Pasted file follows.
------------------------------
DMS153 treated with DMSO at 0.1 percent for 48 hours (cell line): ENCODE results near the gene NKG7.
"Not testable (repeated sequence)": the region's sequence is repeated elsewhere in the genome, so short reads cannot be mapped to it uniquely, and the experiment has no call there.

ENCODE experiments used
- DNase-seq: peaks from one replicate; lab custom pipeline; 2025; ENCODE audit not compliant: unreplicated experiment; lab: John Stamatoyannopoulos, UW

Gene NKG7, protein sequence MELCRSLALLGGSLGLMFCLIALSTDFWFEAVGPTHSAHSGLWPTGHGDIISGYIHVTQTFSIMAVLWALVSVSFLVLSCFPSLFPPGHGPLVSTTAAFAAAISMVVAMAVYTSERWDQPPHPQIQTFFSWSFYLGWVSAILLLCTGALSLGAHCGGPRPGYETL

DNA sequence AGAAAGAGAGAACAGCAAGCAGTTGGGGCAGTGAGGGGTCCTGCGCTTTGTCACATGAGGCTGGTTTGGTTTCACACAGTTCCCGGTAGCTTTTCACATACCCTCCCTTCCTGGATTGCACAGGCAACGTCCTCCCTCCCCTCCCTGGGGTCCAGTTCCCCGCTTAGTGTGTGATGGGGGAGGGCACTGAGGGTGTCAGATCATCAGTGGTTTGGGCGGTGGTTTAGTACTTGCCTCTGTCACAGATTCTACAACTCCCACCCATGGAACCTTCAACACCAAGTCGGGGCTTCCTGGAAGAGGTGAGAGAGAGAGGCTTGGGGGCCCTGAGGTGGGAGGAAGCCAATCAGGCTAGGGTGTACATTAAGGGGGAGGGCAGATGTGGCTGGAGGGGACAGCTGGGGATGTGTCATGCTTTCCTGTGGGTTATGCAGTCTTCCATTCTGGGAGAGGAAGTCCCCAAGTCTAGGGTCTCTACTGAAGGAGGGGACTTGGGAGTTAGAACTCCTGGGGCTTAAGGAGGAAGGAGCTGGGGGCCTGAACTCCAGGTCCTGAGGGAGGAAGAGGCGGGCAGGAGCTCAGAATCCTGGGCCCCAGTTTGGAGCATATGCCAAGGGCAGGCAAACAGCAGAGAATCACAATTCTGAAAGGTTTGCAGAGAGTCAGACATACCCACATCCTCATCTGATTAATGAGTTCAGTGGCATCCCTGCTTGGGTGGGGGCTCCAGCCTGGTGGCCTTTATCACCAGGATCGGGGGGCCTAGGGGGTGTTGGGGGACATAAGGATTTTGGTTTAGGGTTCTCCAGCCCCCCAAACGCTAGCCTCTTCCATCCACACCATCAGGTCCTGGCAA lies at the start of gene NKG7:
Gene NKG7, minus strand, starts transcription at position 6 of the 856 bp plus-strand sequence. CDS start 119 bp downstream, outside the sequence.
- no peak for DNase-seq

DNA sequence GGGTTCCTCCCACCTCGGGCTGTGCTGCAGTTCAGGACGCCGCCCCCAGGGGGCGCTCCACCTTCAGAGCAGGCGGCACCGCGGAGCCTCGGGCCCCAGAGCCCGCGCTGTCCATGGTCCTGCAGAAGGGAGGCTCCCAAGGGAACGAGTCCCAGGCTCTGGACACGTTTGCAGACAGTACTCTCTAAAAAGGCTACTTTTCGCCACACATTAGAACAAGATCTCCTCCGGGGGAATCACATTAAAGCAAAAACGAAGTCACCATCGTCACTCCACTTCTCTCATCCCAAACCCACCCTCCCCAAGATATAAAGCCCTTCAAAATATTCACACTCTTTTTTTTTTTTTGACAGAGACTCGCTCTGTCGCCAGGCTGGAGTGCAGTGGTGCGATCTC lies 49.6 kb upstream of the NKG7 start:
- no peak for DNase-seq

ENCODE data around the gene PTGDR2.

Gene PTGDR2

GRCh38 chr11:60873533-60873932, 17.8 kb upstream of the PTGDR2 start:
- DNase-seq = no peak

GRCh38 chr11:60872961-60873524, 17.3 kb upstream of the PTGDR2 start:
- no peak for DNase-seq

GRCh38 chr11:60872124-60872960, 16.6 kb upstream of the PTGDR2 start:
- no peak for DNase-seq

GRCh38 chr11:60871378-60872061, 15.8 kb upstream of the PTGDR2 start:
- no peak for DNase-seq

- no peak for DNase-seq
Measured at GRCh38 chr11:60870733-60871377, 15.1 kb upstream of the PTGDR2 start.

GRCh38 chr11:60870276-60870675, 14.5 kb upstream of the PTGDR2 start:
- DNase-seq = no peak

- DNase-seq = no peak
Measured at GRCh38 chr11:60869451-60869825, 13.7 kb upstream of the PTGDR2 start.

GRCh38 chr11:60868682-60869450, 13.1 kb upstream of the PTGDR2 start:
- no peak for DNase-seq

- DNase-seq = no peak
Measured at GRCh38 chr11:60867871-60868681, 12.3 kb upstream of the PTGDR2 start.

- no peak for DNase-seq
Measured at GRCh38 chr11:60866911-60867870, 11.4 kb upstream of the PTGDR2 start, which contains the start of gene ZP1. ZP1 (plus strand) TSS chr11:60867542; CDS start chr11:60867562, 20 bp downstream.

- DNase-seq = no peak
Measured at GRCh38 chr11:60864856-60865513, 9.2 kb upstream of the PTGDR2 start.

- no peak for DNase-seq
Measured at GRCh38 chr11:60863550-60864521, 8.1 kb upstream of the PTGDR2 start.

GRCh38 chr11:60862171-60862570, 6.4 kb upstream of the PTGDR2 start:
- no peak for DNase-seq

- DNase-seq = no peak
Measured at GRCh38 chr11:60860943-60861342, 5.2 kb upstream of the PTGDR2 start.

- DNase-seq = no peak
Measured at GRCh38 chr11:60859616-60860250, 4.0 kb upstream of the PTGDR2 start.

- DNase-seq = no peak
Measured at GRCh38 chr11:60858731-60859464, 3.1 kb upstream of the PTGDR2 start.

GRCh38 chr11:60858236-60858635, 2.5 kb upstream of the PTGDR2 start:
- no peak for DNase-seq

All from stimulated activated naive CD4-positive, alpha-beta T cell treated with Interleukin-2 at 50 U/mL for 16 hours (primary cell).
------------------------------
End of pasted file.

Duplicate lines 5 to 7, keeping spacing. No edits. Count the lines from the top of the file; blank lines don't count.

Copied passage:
Gene NKG7, protein sequence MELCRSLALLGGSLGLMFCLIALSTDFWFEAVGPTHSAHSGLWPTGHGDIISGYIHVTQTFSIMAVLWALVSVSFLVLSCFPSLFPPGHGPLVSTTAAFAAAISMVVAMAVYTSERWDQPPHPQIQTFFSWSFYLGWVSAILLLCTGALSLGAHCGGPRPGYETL

DNA sequence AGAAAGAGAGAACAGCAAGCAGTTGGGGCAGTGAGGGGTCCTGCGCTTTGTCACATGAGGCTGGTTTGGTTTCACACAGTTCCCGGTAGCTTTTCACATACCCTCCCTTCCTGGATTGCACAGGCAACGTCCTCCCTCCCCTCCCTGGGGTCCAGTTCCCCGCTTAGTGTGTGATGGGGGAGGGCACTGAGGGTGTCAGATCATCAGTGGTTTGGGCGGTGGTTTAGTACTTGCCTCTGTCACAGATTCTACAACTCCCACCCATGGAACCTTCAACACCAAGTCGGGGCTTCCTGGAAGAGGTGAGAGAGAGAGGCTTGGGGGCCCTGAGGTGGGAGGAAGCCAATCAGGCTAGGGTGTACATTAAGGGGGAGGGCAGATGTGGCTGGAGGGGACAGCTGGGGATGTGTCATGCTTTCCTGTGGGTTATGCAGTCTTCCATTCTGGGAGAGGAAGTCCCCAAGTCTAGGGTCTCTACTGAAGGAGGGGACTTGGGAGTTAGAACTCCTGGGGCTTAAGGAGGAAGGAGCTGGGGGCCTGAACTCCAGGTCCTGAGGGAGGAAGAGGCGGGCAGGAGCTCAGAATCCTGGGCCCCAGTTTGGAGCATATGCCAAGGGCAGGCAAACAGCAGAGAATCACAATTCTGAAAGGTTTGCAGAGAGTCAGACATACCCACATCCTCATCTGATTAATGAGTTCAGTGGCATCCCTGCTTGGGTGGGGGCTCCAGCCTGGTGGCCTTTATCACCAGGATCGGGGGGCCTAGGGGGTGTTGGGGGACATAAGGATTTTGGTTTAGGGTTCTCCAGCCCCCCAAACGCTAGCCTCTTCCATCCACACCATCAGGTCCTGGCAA lies at the start of gene NKG7:
Gene NKG7, minus strand, starts transcription at position 6 of the 856 bp plus-strand sequence. CDS start 119 bp downstream, outside the sequence.